So you can go to an old bakery building, watch people wearing clothes from the same period as the building and baking bread in the way it was baked then, using recipes from that time. And you can then buy the bread they baked. You can see traditional weaving, glass working, farm animal feeding, and much more. You can eat traditional Swedish food, and they celebrate all the big Swedish holidays too. There are some stages where there are concerts too. And it is located on a hill, so the view of Stockholm from there is great! Well worth a visit, in my opinion.
I went there with my Japanese friend, and since she too likes animals we spent a lot of time in the zoo parts. And we found some Swedish waffles to eat too.
|You can walk with the lemurs.|
|You are not allowed to touch the lemurs, but they can touch you, like the one climbing on this German tourist.|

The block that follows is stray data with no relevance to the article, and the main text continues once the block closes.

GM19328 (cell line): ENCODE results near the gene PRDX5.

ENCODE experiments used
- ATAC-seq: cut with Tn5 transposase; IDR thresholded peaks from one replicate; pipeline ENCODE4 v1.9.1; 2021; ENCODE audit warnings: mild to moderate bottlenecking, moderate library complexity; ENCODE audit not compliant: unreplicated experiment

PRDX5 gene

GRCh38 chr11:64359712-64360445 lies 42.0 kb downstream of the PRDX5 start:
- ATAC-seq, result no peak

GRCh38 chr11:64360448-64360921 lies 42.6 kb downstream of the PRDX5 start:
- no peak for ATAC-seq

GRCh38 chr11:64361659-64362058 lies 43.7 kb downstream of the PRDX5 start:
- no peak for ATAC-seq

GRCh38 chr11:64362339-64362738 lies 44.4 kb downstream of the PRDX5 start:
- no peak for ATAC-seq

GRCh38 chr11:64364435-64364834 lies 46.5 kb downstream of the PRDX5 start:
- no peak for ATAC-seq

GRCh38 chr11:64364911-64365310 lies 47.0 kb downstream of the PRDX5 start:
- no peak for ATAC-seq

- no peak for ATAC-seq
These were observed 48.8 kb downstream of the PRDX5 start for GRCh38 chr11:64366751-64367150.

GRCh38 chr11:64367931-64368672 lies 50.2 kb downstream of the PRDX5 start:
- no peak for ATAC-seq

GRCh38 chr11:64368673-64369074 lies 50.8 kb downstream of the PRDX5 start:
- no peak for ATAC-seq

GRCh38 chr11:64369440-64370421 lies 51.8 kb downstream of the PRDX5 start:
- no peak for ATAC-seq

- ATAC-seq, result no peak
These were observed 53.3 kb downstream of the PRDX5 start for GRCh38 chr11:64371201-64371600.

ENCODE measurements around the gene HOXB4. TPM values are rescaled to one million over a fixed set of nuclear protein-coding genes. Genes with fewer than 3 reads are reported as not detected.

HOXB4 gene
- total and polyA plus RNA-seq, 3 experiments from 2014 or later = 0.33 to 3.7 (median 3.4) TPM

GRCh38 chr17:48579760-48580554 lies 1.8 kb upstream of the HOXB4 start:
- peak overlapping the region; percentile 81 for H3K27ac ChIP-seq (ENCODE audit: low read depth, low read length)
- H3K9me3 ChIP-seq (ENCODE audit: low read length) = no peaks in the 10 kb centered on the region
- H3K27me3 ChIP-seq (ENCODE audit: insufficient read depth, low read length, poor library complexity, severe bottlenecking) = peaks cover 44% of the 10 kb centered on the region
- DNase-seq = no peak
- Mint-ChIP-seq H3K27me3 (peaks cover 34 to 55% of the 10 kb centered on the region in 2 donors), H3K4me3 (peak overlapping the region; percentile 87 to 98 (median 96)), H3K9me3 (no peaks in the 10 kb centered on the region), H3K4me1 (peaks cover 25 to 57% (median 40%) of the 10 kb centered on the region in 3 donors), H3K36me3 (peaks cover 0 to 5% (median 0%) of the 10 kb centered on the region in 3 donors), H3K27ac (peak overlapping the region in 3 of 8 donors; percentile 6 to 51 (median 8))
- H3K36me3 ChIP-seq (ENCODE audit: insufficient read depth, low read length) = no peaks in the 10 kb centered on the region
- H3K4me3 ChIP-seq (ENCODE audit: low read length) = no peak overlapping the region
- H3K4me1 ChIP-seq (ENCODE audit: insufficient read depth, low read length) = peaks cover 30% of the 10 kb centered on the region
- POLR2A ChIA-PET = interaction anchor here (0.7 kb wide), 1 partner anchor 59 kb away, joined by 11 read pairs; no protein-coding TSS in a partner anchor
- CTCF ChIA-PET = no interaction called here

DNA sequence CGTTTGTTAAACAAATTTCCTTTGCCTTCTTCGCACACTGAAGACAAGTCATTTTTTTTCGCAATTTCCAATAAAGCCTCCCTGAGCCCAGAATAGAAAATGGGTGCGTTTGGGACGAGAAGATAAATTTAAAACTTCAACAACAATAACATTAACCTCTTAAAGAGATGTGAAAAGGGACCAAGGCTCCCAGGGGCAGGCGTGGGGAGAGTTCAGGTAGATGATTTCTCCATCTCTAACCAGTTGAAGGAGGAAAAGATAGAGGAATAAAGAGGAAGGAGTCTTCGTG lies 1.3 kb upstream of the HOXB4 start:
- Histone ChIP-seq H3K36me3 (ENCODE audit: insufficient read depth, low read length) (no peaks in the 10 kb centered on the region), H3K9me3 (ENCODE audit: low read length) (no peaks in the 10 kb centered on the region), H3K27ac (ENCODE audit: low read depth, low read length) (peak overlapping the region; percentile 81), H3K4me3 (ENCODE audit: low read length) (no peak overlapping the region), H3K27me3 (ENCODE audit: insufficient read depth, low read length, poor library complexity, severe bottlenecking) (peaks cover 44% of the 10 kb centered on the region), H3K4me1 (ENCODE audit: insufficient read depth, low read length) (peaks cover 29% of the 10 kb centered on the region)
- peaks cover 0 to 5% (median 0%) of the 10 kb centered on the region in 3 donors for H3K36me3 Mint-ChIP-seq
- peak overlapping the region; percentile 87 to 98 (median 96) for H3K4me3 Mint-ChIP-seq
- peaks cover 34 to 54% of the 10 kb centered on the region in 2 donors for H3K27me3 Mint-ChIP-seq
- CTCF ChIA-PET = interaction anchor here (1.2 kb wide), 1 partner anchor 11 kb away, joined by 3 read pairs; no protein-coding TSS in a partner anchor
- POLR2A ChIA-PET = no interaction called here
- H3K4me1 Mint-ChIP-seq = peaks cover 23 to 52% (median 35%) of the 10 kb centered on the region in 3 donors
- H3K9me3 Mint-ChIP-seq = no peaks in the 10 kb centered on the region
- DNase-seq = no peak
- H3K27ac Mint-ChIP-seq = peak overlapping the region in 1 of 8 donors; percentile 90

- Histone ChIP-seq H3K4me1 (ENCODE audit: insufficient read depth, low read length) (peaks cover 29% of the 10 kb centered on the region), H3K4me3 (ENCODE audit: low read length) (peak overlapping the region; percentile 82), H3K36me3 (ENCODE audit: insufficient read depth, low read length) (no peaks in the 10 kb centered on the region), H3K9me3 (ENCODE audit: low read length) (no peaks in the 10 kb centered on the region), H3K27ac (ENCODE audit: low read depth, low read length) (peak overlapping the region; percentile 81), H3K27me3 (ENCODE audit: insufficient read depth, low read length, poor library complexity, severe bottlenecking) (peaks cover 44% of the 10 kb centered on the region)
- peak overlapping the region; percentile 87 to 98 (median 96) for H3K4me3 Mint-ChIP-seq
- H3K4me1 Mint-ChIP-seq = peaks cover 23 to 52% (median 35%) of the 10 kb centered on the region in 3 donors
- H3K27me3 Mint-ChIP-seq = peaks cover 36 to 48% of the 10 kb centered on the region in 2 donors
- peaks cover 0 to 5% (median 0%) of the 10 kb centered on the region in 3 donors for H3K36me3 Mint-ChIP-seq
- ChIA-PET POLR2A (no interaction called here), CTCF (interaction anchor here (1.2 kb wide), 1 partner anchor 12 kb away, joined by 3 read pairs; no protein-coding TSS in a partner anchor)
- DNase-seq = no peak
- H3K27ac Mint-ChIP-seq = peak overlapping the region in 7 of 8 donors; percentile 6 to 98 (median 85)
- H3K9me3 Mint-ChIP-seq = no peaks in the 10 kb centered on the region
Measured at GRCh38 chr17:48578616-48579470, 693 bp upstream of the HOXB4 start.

|This girl became very angry with her dad when he tried to be in the picture with her. She wanted to be alone with the lemurs in the photo, haha.|
|Me, my "I am not Japanese" t-shirt, and a lemur|
|There were some "nude rats" that looked weird.|
|There was a snake that you could pet.|
|I also petted a spider.|
|Very Swedish looking Swedish house|
|Before the red color was mass produced, Swedish houses had this grayish color.|
|An example of the very nice view from Skansen.|
|A wolverine in the "wild Swedish animals" zoo.|
|My Japanese friend found it hilarious that this woman had the Chinese (also the Japanese) letter for "woman" as a tattoo.|
|A Swedish waffle, for once not made by me|